Read more: http://lifehacker.com/why-trying-to-be-authentic-at-work-may-be-holding-you-1705334528?utm_campaign=socialflow_lifehacker_facebook&utm_source=lifehacker_facebook&utm_medium=socialflow

How to Become an Influencer in Your Company

Professionals rarely get ahead by simply being capable “doers.” They advance by establishing themselves as organizational influencers. In the recent book, Persuasion Equation: The Subtle Science of Getting Your Way (Amacom/available in May), author Mark Rodgers reveals how professionals can gain traction for their proposals, providing insights into how to turn a potential “no” into a likely “yes.” To achieve this, professionals must introduce distinctive—and even bold—ideas that stand out among all the others being presented to management. They also need to earn the buy-in of those within their organization who are already considered major influencers, regardless of their rank. And professionals have to support their proposals with clearly defined strategies and metrics to make them bulletproof. In addition, there are subtle qualities of persuasive people—such as the way they conduct a meeting or engage a colleague in a one-on-one discussion—that help build collective support for their ideas and proposals. The following steps to becoming an influencer are adapted from the book. Rodgers is a principal partner of the Peak Performance Business Group, a consultancy and training company that specializes in effective persuasion and communications. – See more at: http://www.baselinemag.com/careers/slideshows/how-to-become-an-influencer-in-your-company.html#sthash.jiqSlxxK.dpuf
Professionals rarely get ahead by simply being capable “doers.” They advance by establishing themselves as organizational influencers. In the recent book, Persuasion Equation: The Subtle Science of Getting Your Way (Amacom/available in May), author Mark Rodgers reveals how professionals can gain traction for their proposals, providing insights into how to turn a potential “no” into a likely “yes.” To achieve this, professionals must introduce distinctive—and even bold—ideas that stand out among all the others being presented to management. They also need to earn the buy-in of those within their organization who are already considered major influencers, regardless of their rank. And professionals have to support their proposals with clearly defined strategies and metrics to make them bulletproof. In addition, there are subtle qualities of persuasive people—such as the way they conduct a meeting or engage a colleague in a one-on-one discussion—that help build collective support for their ideas and proposals. The following steps to becoming an influencer are adapted from the book. Rodgers is a principal partner of the Peak Performance Business Group, a consultancy and training company that specializes in effective persuasion and communications. – See more at: http://www.baselinemag.com/careers/slideshows/how-to-become-an-influencer-in-your-company.html#sthash.jiqSlxxK.dpuf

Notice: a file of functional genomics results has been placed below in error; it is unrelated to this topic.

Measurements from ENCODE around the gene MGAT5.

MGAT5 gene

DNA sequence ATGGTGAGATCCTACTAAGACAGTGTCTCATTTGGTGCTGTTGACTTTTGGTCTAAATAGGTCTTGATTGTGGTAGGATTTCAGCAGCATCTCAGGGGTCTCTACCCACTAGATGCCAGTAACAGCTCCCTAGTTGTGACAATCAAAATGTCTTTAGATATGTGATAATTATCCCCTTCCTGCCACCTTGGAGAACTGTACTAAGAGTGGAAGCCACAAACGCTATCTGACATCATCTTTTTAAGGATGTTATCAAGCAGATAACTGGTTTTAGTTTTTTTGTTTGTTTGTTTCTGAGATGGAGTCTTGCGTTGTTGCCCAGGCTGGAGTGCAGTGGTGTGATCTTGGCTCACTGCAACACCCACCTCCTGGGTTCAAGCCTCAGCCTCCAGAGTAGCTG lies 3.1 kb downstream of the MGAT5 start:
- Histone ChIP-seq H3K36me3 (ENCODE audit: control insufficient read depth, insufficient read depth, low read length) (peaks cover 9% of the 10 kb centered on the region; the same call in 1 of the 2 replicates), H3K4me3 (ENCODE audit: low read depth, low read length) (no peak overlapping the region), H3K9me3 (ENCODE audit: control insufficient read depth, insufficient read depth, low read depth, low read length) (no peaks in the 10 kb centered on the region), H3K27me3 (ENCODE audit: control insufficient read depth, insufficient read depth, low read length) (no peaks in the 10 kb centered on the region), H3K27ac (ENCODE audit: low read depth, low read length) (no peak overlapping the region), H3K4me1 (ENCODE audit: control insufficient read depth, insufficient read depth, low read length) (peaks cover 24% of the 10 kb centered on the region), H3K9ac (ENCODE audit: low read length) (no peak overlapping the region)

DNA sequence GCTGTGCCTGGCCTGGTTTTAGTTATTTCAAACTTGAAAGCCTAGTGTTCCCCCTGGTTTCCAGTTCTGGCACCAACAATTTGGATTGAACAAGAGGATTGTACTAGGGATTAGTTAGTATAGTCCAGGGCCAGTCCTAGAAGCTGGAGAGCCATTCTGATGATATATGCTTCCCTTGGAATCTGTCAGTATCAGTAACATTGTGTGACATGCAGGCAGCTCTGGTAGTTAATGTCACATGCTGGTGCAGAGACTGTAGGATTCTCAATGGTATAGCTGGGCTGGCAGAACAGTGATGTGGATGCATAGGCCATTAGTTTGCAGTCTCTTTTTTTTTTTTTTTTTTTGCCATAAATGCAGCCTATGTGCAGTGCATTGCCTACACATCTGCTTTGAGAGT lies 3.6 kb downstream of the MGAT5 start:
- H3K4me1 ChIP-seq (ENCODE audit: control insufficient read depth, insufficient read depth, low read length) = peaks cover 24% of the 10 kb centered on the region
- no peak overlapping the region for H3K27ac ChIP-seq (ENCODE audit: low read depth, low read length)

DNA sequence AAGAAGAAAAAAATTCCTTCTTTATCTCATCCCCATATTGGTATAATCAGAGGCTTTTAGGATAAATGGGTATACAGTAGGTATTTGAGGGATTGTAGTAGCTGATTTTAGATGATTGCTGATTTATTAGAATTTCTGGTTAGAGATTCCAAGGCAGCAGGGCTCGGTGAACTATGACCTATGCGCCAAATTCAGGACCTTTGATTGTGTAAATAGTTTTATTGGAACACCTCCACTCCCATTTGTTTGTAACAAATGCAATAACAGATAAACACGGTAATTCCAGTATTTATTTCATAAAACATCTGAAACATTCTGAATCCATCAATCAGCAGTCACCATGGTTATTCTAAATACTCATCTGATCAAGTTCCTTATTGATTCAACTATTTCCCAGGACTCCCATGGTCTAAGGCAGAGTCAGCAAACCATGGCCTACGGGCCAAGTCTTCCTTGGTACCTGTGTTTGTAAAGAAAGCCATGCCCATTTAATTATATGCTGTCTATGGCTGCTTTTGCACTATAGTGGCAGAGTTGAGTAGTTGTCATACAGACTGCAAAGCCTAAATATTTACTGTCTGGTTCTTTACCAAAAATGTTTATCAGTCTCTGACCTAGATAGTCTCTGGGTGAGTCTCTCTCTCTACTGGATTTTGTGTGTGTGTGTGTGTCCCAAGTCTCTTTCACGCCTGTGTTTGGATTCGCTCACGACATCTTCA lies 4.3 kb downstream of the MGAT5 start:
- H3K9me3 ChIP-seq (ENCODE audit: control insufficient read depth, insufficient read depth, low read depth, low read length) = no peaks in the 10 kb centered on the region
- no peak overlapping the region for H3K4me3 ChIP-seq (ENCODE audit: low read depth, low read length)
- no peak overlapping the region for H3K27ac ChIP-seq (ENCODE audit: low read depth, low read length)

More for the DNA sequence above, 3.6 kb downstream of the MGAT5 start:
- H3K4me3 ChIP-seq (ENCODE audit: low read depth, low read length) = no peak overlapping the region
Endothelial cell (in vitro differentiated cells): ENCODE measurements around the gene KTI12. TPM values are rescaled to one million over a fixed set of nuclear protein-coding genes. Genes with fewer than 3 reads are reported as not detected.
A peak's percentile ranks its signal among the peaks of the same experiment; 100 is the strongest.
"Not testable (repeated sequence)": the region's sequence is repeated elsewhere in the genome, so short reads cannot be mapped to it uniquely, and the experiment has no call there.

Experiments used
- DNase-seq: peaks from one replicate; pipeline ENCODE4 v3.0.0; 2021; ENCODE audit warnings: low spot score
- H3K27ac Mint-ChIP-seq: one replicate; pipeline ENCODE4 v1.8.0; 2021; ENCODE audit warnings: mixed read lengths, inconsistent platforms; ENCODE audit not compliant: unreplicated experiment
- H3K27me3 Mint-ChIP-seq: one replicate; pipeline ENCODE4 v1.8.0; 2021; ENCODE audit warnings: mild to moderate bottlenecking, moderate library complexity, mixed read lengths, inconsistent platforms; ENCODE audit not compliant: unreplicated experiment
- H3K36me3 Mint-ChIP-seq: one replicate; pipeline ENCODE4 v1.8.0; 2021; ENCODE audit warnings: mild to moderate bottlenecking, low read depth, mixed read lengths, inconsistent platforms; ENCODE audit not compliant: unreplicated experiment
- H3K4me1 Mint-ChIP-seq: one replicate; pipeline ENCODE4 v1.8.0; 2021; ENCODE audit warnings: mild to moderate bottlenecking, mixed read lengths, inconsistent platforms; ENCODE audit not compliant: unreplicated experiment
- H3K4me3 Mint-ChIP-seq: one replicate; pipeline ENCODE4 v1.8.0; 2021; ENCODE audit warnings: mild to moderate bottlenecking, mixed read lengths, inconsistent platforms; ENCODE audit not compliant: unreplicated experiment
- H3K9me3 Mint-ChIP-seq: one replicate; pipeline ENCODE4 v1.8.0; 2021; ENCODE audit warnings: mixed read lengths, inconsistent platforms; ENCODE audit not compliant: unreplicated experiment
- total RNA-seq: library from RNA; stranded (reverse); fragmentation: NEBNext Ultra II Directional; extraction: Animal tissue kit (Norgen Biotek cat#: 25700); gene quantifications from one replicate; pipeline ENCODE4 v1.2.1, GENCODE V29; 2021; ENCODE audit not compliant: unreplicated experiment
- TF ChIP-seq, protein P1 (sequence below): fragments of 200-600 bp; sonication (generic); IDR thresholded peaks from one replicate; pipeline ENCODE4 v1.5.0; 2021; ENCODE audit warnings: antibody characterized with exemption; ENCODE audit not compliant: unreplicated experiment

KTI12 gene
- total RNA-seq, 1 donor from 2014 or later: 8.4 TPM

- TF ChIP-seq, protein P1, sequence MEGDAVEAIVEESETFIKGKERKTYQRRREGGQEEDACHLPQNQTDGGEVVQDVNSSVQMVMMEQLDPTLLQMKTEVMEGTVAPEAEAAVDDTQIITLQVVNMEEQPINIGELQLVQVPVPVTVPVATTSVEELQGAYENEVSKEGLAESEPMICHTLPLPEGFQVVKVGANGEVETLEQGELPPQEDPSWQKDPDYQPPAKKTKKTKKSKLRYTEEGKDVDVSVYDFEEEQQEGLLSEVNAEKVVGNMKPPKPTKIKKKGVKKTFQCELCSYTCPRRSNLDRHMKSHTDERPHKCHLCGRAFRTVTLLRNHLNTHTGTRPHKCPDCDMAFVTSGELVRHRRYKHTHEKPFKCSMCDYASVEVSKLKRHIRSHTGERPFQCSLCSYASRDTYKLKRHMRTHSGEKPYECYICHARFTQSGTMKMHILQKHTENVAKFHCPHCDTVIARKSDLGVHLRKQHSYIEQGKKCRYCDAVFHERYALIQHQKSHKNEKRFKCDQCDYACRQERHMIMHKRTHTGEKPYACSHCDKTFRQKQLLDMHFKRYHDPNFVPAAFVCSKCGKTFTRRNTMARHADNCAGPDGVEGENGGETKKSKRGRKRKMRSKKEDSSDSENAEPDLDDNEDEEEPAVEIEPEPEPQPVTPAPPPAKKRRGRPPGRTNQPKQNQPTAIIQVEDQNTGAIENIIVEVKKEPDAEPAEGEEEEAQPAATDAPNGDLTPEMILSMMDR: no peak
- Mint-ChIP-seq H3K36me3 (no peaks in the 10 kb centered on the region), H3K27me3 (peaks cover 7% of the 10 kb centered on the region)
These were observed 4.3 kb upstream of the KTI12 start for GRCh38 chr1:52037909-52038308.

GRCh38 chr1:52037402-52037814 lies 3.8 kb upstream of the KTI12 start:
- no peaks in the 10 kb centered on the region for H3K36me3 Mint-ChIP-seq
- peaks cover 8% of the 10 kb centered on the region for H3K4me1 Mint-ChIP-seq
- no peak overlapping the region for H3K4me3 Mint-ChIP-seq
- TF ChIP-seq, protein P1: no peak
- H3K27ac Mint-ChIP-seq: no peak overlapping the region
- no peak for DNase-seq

Professionals rarely get ahead by simply being capable “doers.” They advance by establishing themselves as organizational influencers. In the recent book, Persuasion Equation: The Subtle Science of Getting Your Way (Amacom/available in May), author Mark Rodgers reveals how professionals can gain traction for their proposals, providing insights into how to turn a potential “no” into a likely “yes.” To achieve this, professionals must introduce distinctive—and even bold—ideas that stand out among all the others being presented to management. They also need to earn the buy-in of those within their organization who are already considered major influencers, regardless of their rank. And professionals have to support their proposals with clearly defined strategies and metrics to make them bulletproof. In addition, there are subtle qualities of persuasive people—such as the way they conduct a meeting or engage a colleague in a one-on-one discussion—that help build collective support for their ideas and proposals. The following steps to becoming an influencer are adapted from the book. Rodgers is a principal partner of the Peak Performance Business Group, a consultancy and training company that specializes in effective persuasion and communications. – See more at: http://www.baselinemag.com/careers/slideshows/how-to-become-an-influencer-in-your-company.html#sthash.jiqSlxxK.dpuf